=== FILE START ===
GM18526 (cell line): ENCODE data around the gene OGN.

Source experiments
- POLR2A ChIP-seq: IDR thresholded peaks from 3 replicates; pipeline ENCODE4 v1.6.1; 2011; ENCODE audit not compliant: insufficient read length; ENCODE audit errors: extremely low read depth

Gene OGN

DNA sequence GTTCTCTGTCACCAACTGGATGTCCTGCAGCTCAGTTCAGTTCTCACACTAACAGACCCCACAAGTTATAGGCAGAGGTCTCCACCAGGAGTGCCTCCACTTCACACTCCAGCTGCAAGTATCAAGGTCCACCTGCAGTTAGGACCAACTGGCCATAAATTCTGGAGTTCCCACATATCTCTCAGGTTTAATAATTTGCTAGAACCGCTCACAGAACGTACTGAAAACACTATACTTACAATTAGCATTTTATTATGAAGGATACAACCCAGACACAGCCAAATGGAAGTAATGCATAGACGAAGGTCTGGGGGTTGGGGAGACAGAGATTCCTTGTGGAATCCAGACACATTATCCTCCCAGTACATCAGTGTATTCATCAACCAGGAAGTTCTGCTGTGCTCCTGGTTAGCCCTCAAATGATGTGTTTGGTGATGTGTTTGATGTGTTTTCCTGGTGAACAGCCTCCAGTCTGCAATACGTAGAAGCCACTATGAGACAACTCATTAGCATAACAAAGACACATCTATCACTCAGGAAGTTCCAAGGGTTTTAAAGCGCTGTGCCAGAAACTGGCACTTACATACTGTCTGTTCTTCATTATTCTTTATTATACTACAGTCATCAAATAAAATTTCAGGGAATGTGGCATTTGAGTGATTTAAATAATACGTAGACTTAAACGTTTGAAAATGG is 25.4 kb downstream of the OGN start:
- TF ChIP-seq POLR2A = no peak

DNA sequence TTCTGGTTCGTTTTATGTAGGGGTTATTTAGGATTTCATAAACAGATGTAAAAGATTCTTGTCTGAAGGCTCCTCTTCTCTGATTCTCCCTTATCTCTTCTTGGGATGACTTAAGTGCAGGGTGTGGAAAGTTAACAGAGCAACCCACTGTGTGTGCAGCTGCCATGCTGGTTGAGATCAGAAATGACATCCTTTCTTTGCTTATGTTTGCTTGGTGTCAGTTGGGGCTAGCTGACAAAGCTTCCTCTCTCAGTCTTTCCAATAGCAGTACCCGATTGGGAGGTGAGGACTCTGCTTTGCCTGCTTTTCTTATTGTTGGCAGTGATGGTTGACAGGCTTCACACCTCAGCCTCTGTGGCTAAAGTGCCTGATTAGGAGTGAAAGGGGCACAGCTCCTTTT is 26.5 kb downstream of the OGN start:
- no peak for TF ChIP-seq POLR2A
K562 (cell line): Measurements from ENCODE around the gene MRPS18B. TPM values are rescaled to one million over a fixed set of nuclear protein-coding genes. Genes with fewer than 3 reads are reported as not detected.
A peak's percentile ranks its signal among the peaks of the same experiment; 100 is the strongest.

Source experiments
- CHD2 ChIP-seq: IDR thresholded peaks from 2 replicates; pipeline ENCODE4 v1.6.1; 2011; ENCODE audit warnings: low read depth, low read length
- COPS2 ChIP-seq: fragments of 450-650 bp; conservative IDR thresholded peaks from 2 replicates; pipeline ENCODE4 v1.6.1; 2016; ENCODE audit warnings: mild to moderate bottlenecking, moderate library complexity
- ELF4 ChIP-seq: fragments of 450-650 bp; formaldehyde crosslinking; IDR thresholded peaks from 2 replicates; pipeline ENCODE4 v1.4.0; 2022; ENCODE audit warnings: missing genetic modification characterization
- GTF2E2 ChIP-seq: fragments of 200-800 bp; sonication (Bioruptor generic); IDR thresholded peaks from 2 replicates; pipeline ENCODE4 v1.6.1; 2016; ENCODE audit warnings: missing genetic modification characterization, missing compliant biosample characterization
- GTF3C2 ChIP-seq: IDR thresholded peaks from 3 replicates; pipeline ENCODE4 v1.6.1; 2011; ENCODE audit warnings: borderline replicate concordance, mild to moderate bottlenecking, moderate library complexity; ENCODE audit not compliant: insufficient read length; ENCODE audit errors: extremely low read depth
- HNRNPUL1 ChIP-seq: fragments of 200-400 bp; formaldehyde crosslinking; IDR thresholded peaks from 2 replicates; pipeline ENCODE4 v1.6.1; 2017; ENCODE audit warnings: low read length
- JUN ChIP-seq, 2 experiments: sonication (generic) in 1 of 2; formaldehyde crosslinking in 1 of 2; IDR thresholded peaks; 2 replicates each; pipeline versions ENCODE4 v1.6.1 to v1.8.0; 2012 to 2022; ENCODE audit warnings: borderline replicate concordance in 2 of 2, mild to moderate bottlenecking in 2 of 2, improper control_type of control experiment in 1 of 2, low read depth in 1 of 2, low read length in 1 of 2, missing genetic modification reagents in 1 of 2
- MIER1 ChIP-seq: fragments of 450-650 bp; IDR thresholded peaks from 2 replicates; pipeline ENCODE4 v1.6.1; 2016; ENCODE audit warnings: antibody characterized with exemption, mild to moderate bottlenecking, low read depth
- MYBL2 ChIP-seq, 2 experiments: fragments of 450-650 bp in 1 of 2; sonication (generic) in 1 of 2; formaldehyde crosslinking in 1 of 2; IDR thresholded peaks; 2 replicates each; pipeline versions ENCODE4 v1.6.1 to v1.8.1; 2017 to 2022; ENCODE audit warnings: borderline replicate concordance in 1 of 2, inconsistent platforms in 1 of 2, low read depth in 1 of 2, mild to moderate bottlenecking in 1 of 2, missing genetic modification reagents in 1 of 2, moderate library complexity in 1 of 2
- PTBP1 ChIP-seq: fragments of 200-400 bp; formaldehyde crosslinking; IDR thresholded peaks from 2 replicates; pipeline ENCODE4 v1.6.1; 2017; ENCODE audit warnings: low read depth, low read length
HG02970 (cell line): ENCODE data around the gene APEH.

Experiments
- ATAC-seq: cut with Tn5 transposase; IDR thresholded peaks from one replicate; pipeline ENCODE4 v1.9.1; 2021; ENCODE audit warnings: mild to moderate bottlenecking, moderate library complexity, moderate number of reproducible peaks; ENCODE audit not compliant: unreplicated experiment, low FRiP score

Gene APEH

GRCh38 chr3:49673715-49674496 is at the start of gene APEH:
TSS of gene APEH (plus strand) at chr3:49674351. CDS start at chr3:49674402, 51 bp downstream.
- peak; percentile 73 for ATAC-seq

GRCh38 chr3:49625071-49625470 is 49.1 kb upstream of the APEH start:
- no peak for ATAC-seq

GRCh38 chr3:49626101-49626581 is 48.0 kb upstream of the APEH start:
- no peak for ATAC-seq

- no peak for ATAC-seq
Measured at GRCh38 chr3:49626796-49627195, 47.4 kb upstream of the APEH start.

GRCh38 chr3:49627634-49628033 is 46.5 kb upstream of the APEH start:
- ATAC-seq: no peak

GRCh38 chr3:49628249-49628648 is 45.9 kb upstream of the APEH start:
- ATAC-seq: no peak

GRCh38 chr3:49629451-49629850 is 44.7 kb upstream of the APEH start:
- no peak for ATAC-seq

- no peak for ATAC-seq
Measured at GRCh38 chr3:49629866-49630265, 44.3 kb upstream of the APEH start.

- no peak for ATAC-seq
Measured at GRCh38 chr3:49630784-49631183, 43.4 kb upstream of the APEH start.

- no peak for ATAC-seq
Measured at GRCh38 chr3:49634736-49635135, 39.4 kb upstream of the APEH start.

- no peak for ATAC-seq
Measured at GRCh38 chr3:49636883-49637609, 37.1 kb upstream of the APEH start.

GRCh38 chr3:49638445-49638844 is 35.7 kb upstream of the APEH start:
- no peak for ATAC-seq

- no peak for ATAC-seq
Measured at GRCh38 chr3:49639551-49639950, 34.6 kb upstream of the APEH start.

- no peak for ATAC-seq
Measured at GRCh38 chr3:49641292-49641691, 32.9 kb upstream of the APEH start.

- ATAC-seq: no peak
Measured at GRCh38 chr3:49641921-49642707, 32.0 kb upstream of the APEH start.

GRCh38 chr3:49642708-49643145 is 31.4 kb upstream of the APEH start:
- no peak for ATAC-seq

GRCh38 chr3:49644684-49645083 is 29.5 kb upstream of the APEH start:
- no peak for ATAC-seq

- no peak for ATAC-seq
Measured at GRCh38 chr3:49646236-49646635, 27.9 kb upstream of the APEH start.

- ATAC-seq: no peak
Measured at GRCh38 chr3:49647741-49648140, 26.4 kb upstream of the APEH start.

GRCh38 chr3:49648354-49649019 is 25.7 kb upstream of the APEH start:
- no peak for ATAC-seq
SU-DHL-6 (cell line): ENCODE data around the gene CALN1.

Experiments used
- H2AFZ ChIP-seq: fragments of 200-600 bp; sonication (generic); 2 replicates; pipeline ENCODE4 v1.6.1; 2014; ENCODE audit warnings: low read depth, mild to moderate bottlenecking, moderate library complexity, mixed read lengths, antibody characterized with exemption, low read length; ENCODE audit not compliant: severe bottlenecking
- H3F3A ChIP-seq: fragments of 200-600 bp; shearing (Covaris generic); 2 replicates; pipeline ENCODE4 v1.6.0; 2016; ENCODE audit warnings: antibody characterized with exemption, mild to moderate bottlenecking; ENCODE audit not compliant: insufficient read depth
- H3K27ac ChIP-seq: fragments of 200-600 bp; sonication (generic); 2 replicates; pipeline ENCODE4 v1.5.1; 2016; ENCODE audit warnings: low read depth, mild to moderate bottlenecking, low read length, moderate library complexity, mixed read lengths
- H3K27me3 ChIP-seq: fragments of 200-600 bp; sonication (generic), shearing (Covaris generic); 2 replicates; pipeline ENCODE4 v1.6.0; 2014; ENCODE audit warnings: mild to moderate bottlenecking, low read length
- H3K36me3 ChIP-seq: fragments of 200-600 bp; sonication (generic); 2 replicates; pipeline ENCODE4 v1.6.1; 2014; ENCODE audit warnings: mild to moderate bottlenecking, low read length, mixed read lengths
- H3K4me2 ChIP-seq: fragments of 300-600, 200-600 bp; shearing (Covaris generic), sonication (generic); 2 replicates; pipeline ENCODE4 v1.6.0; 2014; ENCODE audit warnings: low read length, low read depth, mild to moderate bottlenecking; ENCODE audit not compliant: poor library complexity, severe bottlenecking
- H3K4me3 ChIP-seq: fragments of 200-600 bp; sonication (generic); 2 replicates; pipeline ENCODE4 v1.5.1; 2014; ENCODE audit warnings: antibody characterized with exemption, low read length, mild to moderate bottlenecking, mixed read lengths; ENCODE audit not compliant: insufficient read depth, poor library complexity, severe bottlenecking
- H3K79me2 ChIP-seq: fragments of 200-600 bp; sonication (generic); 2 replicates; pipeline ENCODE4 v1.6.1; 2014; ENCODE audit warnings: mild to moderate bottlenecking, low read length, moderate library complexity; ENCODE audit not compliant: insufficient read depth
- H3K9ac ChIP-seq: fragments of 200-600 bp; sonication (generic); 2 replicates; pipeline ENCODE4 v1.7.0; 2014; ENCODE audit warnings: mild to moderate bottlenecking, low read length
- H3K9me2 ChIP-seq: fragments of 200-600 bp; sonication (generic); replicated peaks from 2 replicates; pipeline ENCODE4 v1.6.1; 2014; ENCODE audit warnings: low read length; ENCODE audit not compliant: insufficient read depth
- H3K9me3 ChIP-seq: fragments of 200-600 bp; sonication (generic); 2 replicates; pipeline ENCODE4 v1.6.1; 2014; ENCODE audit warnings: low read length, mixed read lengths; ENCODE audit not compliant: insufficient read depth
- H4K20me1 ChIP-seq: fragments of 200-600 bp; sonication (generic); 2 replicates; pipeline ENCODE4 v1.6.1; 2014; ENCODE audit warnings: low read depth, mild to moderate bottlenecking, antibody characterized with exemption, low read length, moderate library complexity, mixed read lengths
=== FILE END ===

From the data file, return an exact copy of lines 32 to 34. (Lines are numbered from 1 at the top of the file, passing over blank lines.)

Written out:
- no peak for ATAC-seq

- no peak for ATAC-seq
Measured at GRCh38 chr3:49626796-49627195, 47.4 kb upstream of the APEH start.